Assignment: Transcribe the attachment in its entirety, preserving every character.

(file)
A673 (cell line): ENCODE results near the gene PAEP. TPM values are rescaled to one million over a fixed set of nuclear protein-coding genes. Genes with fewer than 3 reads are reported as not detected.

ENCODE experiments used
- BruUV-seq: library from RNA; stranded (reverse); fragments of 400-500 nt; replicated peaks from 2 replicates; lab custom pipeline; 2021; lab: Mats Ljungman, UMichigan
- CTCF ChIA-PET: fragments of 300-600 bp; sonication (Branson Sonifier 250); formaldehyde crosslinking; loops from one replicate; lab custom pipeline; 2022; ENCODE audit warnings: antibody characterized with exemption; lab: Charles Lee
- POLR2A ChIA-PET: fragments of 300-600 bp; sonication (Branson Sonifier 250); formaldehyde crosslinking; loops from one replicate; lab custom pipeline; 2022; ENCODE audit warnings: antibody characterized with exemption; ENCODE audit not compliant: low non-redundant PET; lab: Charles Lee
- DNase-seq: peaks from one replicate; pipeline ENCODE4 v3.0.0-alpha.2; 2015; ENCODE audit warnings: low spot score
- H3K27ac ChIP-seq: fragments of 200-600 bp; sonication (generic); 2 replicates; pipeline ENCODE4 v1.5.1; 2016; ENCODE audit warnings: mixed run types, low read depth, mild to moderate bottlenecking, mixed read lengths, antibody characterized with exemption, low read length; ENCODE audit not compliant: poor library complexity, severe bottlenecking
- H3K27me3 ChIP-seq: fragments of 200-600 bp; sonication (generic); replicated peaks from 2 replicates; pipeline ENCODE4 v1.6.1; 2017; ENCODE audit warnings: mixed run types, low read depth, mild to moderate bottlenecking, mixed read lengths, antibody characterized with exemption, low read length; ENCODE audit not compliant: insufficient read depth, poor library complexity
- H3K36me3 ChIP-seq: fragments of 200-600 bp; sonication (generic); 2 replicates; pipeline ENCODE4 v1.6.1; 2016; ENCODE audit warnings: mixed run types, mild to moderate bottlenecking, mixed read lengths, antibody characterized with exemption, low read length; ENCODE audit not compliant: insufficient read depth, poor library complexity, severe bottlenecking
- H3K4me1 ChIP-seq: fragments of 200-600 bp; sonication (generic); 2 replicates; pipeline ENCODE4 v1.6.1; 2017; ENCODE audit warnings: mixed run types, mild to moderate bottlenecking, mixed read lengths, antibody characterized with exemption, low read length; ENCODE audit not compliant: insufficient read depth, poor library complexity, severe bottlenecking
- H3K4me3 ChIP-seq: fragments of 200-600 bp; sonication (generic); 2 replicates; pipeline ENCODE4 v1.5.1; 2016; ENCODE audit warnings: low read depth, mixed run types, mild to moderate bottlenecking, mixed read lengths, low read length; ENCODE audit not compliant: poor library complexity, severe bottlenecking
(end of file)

A673 (cell line): ENCODE results near the gene PAEP. TPM values are rescaled to one million over a fixed set of nuclear protein-coding genes. Genes with fewer than 3 reads are reported as not detected.

ENCODE experiments used
- BruUV-seq: library from RNA; stranded (reverse); fragments of 400-500 nt; replicated peaks from 2 replicates; lab custom pipeline; 2021; lab: Mats Ljungman, UMichigan
- CTCF ChIA-PET: fragments of 300-600 bp; sonication (Branson Sonifier 250); formaldehyde crosslinking; loops from one replicate; lab custom pipeline; 2022; ENCODE audit warnings: antibody characterized with exemption; lab: Charles Lee
- POLR2A ChIA-PET: fragments of 300-600 bp; sonication (Branson Sonifier 250); formaldehyde crosslinking; loops from one replicate; lab custom pipeline; 2022; ENCODE audit warnings: antibody characterized with exemption; ENCODE audit not compliant: low non-redundant PET; lab: Charles Lee
- DNase-seq: peaks from one replicate; pipeline ENCODE4 v3.0.0-alpha.2; 2015; ENCODE audit warnings: low spot score
- H3K27ac ChIP-seq: fragments of 200-600 bp; sonication (generic); 2 replicates; pipeline ENCODE4 v1.5.1; 2016; ENCODE audit warnings: mixed run types, low read depth, mild to moderate bottlenecking, mixed read lengths, antibody characterized with exemption, low read length; ENCODE audit not compliant: poor library complexity, severe bottlenecking
- H3K27me3 ChIP-seq: fragments of 200-600 bp; sonication (generic); replicated peaks from 2 replicates; pipeline ENCODE4 v1.6.1; 2017; ENCODE audit warnings: mixed run types, low read depth, mild to moderate bottlenecking, mixed read lengths, antibody characterized with exemption, low read length; ENCODE audit not compliant: insufficient read depth, poor library complexity
- H3K36me3 ChIP-seq: fragments of 200-600 bp; sonication (generic); 2 replicates; pipeline ENCODE4 v1.6.1; 2016; ENCODE audit warnings: mixed run types, mild to moderate bottlenecking, mixed read lengths, antibody characterized with exemption, low read length; ENCODE audit not compliant: insufficient read depth, poor library complexity, severe bottlenecking
- H3K4me1 ChIP-seq: fragments of 200-600 bp; sonication (generic); 2 replicates; pipeline ENCODE4 v1.6.1; 2017; ENCODE audit warnings: mixed run types, mild to moderate bottlenecking, mixed read lengths, antibody characterized with exemption, low read length; ENCODE audit not compliant: insufficient read depth, poor library complexity, severe bottlenecking
- H3K4me3 ChIP-seq: fragments of 200-600 bp; sonication (generic); 2 replicates; pipeline ENCODE4 v1.5.1; 2016; ENCODE audit warnings: low read depth, mixed run types, mild to moderate bottlenecking, mixed read lengths, low read length; ENCODE audit not compliant: poor library complexity, severe bottlenecking